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Recalling the Rwandan genocide

For most Furman students, April is a time to relish the mild weather and to begin wrapping up another academic year. For Jonathan Kubakundimana, a sophomore political science major, and millions of other Rwandans, it’s a time to remember a chapter of their nation’s history that left more a million people dead and many more wondering how and, more importantly, why.

This April marks the 20th anniversary of the Rwandan genocide, a violent campaign that targeted one of the country’s primary ethnic groups, the Tutsis, and forced many Rwandans to flee their homeland in search of safety abroad. Kubakundimana and his family were among the lucky to escape the country. In 1994, at only 6 months old, he and his parents fled to Nairobi, Kenya and from there, relocated to Edinburgh, Scotland. While he and his family managed to escape the violence, the trauma caused by the months spent fleeing paramilitaries and witnessing the murder of countless friends and family left its mark.

“The killings were disgustingly intimate,” said Kubakundimana. “They were of people you went to school with, lived beside, people you knew.”

It wasn’t until years later, as young boy growing up in Scotland, that Kubakundimana truly understood what he and his family had lived through. It was this realization, he says, that deepened the genocide’s impact on his life.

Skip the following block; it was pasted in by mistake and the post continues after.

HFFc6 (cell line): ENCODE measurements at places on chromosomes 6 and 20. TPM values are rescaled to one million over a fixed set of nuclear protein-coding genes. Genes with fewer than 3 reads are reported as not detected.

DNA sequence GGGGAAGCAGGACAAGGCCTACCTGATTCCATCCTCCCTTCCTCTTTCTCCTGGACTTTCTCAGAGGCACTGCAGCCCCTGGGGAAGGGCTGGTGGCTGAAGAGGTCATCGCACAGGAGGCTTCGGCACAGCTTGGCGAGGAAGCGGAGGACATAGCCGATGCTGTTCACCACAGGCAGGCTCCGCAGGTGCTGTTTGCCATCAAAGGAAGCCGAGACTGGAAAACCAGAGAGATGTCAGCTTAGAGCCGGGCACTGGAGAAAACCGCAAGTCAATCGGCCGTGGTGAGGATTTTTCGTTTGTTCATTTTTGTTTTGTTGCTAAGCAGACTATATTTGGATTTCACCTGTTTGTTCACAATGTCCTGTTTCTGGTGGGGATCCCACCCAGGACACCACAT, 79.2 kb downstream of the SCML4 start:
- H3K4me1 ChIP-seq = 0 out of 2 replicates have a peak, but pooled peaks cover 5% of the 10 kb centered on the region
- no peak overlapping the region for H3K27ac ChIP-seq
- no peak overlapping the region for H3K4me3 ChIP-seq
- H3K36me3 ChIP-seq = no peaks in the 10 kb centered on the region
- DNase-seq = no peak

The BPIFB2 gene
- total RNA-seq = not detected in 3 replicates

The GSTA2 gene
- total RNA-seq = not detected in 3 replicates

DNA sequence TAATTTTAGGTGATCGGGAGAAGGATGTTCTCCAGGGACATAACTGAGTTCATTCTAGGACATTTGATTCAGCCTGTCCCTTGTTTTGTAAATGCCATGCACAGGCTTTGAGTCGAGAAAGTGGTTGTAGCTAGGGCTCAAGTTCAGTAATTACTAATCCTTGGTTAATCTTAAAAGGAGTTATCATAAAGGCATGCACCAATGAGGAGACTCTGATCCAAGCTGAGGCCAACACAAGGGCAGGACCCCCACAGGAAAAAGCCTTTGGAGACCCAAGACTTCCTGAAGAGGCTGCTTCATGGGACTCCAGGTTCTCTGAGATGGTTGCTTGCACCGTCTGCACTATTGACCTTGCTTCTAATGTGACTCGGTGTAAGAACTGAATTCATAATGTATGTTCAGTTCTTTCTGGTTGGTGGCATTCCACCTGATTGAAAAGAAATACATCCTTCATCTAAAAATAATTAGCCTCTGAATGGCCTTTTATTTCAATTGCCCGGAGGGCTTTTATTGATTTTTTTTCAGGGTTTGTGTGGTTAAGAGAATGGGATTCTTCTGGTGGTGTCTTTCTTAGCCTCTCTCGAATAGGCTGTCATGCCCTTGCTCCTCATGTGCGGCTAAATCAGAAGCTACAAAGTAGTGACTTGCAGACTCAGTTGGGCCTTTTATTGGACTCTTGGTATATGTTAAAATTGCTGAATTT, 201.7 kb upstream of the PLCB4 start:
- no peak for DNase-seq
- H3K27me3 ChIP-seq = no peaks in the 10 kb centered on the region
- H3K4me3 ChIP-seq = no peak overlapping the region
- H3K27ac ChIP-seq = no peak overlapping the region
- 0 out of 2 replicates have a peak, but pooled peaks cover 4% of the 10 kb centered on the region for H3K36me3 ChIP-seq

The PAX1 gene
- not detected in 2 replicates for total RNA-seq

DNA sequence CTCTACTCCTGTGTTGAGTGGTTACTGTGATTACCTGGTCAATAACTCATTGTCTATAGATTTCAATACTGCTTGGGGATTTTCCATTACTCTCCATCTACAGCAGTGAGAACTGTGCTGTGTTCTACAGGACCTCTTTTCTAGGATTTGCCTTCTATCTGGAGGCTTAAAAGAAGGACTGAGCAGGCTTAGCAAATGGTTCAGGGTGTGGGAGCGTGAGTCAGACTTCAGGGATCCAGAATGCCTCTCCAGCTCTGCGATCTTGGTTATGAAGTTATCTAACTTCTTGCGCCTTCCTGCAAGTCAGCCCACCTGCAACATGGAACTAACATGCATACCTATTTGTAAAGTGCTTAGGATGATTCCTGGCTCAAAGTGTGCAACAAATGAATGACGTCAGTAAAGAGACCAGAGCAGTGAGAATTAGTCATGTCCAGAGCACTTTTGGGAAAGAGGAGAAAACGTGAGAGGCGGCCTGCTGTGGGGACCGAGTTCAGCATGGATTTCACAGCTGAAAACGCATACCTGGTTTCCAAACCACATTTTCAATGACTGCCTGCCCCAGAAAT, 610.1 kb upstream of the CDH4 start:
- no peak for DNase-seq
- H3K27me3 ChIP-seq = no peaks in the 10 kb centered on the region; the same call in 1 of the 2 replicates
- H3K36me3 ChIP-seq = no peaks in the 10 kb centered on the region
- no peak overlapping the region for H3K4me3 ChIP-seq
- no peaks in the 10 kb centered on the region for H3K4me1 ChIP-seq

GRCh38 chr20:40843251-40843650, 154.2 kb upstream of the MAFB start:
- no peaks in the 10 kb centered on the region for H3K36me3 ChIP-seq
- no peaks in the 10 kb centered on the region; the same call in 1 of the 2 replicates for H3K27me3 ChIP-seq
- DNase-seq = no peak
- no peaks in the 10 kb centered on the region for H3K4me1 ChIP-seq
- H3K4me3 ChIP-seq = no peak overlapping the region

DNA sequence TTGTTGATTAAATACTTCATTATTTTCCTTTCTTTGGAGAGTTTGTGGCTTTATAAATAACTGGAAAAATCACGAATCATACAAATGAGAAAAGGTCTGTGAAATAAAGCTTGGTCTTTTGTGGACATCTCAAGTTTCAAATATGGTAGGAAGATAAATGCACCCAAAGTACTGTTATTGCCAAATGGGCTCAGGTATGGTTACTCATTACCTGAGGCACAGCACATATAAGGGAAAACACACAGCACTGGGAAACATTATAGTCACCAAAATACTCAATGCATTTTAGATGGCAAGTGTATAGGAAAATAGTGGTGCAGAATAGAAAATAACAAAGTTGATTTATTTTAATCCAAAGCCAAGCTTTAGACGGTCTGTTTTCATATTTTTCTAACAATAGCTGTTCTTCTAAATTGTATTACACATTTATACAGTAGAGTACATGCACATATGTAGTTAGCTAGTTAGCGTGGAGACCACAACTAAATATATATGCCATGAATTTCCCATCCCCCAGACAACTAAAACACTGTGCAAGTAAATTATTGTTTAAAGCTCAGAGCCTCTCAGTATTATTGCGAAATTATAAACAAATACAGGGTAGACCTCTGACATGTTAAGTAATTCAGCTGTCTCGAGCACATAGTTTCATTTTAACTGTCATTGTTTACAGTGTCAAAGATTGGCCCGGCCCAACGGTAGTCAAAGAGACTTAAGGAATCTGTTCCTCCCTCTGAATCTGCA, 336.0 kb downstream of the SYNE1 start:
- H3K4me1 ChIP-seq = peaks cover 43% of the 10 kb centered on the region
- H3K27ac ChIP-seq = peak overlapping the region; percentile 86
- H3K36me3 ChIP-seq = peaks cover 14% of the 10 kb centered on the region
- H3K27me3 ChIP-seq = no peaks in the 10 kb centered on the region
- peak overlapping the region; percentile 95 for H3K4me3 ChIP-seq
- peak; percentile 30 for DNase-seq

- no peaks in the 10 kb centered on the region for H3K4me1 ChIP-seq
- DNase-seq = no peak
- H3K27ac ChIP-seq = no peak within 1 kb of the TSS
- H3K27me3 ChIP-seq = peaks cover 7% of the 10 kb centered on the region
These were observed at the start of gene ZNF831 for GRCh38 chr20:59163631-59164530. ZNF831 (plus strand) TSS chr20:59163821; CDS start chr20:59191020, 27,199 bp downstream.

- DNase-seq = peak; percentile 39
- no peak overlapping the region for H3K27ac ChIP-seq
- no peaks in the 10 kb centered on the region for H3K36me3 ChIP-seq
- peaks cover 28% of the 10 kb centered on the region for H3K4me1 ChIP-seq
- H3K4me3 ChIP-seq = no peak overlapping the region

“I didn’t want to accept that, just because I was born, somebody wanted to kill me, had planned to kill me.”

However, as he got older, his experience as a Rwandan refugee gave his life direction.

“For the longest time I asked myself ‘why me?’ ‘Why did I survive?’,” he said. “The real question is, what am I going to do with the life I’ve been given?”

This past Monday, Kubakundimana told his story to a packed audience in Patrick Lecture Hall, as a part of a CLP event titled “Genocide in Rwanda: A 20 Year Retrospective.” For him, the best way to honor those lost during the genocide is to make others aware of the tragedy that happened over two decades ago and how it still impacts Rwanda today.

“As a survivor, it is my duty to tell our story,” he said.

“As long as I live, the one million Rwandans killed will never be forgotten.”

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